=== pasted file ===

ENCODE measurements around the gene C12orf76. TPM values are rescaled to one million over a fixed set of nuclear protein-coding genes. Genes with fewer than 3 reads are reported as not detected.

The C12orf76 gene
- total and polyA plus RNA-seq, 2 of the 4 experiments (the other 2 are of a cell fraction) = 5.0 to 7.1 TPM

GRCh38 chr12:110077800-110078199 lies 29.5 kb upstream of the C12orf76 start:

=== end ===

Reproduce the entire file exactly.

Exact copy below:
ENCODE measurements around the gene C12orf76. TPM values are rescaled to one million over a fixed set of nuclear protein-coding genes. Genes with fewer than 3 reads are reported as not detected.

The C12orf76 gene
- total and polyA plus RNA-seq, 2 of the 4 experiments (the other 2 are of a cell fraction) = 5.0 to 7.1 TPM

GRCh38 chr12:110077800-110078199 lies 29.5 kb upstream of the C12orf76 start: